V AD - Shirak Marz
Approaching Shirak via the border highway from Armavir, you enter the Marz just after the village of Tlik. A faded metal pillar commemorating a now-forgotten Party Congress marks the turnoff for the village of Ani-Pemza (312 v., till 1938 Kzkule) on the Akhurian river gorge. The village gets its name from the pumice mines nearby, which bury the town in fine dust. Approaching the village, you see on the right the imposing remains of the Yereruyk (Երէրույք) basilica* of the 5th c.; there is an early Iron Age cemetery in the valley just N of the basilica.
[Paragraph Source: Rediscovering Armenia Guidebook.]
This monument is not only a famous achievement of Armenian classical architecture, but also that of early Christian period. It is situated not far from Bagratuny's capital Ani, in Shirak's historical Yereruyk settlement, on a not very tall hill in the northern side of Yereruyk artificial water-well. It was built from the local light orange stone of Ani.
The scheme represents a 11,5 x 26,6m a rectangle hall between the four corner rooms of which outside vaulted halls were built. From all the sides basilica is encircled with many-stepped socles. In present preserved the almost original walls, the main apse and the vestibules next to it, part of the north-western walls, the remainders of outer halls and socles.
The inside space of the hall was divided into a wide (the central one) and two narrow naves by means of three pairs of pillars.
The remainders of the wall in south-western corner show that walls had been raised over the arches of the main nave (here surely were windows to light the room).
The three windows on the western side built with pleasant outline and simetry served for the same purpose. The main nave was raised from the other naves and hall got so-called "basilica-cut". The small naves and the corner rooms had tuff-covered roofs, the type of the roof of the central nave is unknown.
To give the archade of the main nave more official and noble look they were placed 40cm above the hall's floor on a special platform.
At first Yereruyk's basilica had a comparatively simple construction to which in different periods were added the western hall with its adjacent rooms, the outer halls from southern and northern sides and the socles.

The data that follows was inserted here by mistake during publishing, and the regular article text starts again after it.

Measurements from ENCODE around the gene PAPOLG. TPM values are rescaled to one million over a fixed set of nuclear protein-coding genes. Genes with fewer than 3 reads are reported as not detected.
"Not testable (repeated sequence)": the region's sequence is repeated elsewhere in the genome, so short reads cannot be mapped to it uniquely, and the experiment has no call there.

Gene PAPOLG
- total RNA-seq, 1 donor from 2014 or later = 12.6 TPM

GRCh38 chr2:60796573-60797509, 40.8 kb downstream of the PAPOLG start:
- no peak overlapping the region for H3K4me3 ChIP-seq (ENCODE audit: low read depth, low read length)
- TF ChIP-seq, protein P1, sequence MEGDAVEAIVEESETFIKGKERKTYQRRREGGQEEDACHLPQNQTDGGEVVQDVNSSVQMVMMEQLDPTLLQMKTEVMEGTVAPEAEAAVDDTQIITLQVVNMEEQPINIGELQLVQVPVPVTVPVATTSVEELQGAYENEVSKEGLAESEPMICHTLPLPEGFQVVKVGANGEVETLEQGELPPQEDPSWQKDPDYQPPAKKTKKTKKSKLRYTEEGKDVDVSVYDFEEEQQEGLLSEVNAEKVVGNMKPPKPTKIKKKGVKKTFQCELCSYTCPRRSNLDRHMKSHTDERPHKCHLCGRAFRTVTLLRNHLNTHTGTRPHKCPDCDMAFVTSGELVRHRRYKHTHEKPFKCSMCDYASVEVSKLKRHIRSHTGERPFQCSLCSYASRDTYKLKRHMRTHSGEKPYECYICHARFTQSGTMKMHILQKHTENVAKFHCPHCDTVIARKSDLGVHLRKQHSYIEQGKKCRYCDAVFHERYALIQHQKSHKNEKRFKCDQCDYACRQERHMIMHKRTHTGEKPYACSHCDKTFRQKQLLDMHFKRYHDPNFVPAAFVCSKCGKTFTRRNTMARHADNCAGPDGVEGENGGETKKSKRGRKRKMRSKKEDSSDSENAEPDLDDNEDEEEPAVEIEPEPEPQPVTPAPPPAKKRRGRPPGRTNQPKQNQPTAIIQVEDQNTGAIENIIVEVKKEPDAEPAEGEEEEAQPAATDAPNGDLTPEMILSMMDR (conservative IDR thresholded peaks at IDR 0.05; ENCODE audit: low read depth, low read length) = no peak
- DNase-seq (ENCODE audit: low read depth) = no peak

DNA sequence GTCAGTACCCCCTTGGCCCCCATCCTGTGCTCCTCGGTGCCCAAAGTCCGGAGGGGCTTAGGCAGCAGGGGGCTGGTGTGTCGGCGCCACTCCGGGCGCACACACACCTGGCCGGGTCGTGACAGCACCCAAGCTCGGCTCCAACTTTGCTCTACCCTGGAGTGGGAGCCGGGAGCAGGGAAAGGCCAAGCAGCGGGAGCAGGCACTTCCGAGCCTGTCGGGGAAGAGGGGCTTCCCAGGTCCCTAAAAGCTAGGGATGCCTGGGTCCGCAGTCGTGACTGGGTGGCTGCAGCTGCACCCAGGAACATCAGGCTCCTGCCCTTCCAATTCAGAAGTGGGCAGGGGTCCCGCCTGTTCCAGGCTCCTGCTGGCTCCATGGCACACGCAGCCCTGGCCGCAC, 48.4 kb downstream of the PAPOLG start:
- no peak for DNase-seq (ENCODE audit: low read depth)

The additions were done with great mastery and artistic taste, and a new, true to its period's soul, whole architectural construction was created. The scheme of the basilica proves the point that the most official and the largest part of it was the western part. The southern and northern corner rooms of it came out from the western wall and created a roomy area in front of the hall. A vaulted hall was created on that area, the horse-shoe-shaped arche rows of which connecting with each other the corner rooms, and together with the tall silhouette of the hall created a step by step rising architectural harmonized unit. The southern part was constructed very skillfully too. The strong row of outside arches rising on the socles in both ends was enclosed in corner room walls and creating a game of light and shadow harmonized with the southern wall built with great enthusiasm. The entries of southern side, the windows placed above them and the architectural unique-style beautiful simmetry and rich details even in half destroyed condition saved the artistic impressiveness of theirs and are pleasant for eye today too. The architectural details were processed with artistic delicate taste.
The architecture of Yereruyk's basilica descended from the previous before Christianity period art, was in some contact with the neighboring Christian nations' (Syria) architecture and in its turn gave rich material to the next period of Armenian architectural-building art.